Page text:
I don't believe the Spider-Man comic deserves this outcry.
Yes, Henry Abrams's father, J.J. Abrams, got Henry in the door. It's the worst parts of nepotism and a stunt hire combined. Henry's got no previous serialized fiction credits we'd care to be aware of, and it's unclear how much of J.J. Abrams' ideas will be present.
But complaining about nepotism and stunt hires isn't useful. They're a part of the comics landscape, if not the creative landscape, like them or not. (How's CM Punk doing?) Rich almost certainly enjoyed of pointing out that Stan Lee, once, was someone's kid. The key word in there is once. It's unlikely even the most embittered comics curmudgeon would refer to Stan Lee as someone's kid today. And Stan Lee achieved that through his work. That same opportunity is now open to Henry, who now has the unenviable experience of being disliked because of who his dad is.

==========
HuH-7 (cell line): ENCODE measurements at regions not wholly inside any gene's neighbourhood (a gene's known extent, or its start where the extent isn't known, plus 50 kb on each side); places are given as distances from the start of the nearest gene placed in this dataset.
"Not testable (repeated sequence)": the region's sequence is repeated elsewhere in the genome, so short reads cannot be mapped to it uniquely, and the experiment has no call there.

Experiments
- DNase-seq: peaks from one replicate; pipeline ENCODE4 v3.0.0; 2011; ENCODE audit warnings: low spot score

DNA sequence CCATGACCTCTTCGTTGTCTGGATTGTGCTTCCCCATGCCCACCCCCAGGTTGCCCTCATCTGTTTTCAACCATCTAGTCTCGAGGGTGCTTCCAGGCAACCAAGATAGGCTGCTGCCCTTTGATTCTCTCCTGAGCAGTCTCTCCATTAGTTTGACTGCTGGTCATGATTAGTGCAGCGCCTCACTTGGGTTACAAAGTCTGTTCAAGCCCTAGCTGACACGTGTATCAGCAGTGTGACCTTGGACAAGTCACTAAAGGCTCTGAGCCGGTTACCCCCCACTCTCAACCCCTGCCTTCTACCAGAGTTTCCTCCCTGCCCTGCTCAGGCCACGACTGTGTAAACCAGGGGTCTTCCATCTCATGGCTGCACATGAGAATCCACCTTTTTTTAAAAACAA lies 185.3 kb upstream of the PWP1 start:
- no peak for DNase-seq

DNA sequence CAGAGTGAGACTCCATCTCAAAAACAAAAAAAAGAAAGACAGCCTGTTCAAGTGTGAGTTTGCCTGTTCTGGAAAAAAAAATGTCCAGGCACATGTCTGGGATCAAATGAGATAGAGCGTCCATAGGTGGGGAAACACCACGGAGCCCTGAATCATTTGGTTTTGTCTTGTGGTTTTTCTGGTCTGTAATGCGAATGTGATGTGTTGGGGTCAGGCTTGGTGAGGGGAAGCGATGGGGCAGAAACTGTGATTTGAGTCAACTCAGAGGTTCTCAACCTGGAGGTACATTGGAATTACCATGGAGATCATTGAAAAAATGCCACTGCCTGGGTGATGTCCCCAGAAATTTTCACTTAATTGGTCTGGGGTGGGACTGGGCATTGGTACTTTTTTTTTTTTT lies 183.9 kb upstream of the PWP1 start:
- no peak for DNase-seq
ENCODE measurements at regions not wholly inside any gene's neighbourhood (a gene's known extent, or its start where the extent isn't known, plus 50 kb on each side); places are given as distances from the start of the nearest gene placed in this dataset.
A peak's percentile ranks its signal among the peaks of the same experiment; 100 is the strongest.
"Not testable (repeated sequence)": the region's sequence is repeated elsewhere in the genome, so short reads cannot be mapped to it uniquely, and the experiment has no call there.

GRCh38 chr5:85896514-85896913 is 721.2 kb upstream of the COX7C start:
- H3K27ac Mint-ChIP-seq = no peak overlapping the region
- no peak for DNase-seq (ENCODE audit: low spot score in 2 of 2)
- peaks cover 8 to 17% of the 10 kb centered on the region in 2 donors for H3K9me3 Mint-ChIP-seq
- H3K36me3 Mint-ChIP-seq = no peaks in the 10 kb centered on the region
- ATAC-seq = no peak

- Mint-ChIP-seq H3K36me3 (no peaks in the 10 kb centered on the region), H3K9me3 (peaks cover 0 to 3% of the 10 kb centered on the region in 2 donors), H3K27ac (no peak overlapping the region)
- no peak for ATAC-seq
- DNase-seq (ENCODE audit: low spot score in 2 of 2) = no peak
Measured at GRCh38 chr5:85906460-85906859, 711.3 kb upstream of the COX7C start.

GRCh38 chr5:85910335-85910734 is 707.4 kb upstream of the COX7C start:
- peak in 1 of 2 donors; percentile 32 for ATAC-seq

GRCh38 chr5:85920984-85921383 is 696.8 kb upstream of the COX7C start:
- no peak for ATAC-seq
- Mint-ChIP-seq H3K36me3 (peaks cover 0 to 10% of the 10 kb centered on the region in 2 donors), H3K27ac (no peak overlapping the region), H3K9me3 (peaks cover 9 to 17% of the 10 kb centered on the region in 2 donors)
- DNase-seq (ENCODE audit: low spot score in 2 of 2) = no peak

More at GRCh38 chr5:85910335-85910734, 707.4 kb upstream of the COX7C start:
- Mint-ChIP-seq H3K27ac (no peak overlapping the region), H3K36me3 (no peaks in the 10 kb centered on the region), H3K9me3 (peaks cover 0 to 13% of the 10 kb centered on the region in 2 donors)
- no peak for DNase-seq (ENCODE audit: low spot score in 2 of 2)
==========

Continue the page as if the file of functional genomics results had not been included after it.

Thing about nepotism is it gets the person in the door. Once they're in, it's up to them what they get remembered for. If Henry wants to walk around saying "do you know who my dad is" and take editorial notes ungraciously, well, he'll be remembered as a nepotism hire. Work earnestly with the team (which includes Sara Pichelli and Dave Stewart, so we know this comic, whatever it contains, will at least look great), and that perception changes.
Beyond that, look, Marvel currently floods the market with as much product as they think it can sustain, so if it's bad, Spider-Man'll get forgotten soon enough. Also, Spider-Man's a durable character. He's survived many, many writers, he'll survive the Abrams men. Fabian Nicieza correctly notes that it's one comic. It's a mini-series, but that makes me think of a fun hypothetical: Would we feel the same way if they wrote it as an ongoing for 50 issues? If both men stuck around that long, I imagine some opinions might change.
A brief note about the title, it's a famous saying about Chicago politics, which you can learn the basis of here.